Setting up direct deposit can also help you earn a sign-up bonus. If you link direct deposit after opening this account and receive at least $5,000 in qualifying direct deposits within 25 days, you’ll get a sign-up bonus of $250. You also need direct deposit to qualify for No-Fee Overdraft Coverage –$1,000 in transactions, in fact. Basically, this account is best for people who have the option to link their direct deposit to their savings. Otherwise, check out the CIT Savings Connect account or one of the runner-ups.
Citizens Access Savings Account
- APY: up to 3.75%
- $0.01 minimum deposit required
The Citizens Access Savings Account was in the running for us, but it doesn’t have as many perks like same-day transfers and the mobile app isn’t quite as impressive as our other picks. But you can open an account with a penny and you’re free to keep whatever balance you want to earn 3.75% interest (there are balance tiers, but right now all balances earn the same interest rate). You can fund this account via check deposit or online funds transfer from a linked Citizens Access or external bank account.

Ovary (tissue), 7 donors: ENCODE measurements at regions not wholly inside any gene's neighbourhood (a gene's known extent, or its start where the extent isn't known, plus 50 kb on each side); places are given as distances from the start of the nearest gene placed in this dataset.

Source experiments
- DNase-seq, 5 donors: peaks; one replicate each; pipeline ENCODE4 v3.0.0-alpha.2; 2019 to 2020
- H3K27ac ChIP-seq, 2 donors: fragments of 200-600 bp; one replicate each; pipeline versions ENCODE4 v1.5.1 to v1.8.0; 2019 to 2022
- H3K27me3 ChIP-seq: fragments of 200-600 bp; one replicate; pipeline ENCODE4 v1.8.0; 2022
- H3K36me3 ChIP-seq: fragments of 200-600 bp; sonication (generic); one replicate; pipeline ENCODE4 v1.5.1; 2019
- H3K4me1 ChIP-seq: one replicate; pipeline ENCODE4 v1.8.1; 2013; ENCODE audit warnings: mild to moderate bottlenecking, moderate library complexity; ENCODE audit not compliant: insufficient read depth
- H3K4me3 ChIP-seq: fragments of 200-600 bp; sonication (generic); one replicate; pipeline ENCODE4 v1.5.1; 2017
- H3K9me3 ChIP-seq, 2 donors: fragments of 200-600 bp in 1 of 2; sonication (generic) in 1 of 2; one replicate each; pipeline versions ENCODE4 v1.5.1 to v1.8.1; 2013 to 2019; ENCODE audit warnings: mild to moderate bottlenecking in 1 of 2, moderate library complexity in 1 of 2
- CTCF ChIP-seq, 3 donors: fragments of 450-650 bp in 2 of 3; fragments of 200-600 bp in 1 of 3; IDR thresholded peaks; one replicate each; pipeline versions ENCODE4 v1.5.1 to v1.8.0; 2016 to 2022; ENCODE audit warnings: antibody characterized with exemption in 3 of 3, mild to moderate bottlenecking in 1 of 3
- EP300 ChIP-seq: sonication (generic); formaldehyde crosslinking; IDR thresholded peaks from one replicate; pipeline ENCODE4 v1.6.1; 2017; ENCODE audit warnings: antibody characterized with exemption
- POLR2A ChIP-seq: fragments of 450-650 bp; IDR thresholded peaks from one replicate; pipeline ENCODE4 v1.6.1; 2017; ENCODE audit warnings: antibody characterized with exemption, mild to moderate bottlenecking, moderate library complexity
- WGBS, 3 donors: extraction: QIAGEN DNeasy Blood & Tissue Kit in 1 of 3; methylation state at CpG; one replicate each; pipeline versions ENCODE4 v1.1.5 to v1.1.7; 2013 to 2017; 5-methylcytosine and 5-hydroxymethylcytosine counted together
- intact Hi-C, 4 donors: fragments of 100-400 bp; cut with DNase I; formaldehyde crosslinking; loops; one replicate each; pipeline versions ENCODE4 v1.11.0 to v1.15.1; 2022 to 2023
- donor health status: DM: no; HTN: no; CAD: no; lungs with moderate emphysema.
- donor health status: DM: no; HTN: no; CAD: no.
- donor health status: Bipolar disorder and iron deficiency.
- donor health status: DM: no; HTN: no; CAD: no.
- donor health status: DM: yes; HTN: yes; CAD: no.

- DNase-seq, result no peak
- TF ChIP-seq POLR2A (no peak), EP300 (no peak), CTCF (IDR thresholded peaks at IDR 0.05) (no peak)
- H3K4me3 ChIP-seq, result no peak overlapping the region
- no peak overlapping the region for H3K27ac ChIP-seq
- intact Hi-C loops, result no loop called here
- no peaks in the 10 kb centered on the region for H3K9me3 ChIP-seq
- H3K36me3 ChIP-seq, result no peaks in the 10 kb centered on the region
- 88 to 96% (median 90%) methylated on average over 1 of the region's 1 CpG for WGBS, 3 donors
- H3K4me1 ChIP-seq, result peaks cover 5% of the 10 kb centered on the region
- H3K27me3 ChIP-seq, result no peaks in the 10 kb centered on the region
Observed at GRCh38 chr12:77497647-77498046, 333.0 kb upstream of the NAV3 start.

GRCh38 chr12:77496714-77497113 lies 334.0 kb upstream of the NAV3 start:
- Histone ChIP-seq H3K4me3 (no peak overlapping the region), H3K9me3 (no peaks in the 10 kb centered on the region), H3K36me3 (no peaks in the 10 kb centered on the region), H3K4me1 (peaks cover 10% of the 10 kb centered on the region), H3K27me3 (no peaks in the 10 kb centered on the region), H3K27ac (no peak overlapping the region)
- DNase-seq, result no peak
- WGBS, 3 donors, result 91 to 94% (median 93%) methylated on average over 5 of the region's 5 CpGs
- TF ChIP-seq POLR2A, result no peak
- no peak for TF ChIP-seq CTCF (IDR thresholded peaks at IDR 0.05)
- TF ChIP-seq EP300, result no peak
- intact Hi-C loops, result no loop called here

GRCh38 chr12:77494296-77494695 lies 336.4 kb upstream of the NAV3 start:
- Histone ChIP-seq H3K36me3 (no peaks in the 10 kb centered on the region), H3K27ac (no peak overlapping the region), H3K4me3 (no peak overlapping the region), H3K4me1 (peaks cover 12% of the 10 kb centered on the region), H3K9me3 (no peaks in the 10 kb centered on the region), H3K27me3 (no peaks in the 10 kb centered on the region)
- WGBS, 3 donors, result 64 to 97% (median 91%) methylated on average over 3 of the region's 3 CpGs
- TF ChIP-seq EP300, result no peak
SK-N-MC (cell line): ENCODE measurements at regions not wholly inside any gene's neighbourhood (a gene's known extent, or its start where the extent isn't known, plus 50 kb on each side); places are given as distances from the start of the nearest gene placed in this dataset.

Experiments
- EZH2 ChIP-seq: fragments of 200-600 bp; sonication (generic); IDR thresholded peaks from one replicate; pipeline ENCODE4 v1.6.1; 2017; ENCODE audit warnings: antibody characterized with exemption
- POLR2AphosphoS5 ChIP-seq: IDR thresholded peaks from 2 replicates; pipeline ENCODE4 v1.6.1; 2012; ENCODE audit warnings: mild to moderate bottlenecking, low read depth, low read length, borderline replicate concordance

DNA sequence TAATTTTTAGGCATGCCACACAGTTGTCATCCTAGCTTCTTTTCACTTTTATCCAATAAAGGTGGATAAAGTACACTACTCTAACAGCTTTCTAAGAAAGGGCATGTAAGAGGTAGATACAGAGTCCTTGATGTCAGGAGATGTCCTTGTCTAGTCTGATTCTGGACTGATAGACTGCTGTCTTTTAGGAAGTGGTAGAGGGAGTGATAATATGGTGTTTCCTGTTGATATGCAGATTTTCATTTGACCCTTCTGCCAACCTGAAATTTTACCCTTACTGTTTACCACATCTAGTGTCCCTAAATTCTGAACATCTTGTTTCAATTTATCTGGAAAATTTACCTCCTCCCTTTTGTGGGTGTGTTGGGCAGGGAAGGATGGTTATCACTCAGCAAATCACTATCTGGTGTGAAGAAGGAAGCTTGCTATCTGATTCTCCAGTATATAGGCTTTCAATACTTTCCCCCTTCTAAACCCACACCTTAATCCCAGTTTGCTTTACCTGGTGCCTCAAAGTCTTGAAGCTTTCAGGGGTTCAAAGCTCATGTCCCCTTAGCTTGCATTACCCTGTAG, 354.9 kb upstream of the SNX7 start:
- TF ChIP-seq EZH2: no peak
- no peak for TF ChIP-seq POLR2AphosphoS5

There are no fees and you can schedule recurring automatic transfers and/or direct deposits to keep your savings momentum going. If you live near a Citizens Bank branch, that could be a good reason to choose this account. Otherwise, try another account with no fees or minimums to get a little more.
Barclays Online Savings Account
- APY: 3.60%
- Savings tracking tools
The Barclays Online Savings Account is another really dependable high-yield savings account with no fees or minimums. Barclays is a digital bank with very few products but consistently high savings account interest rates. You can use this account to save for different goals and use the app to track your progress toward them.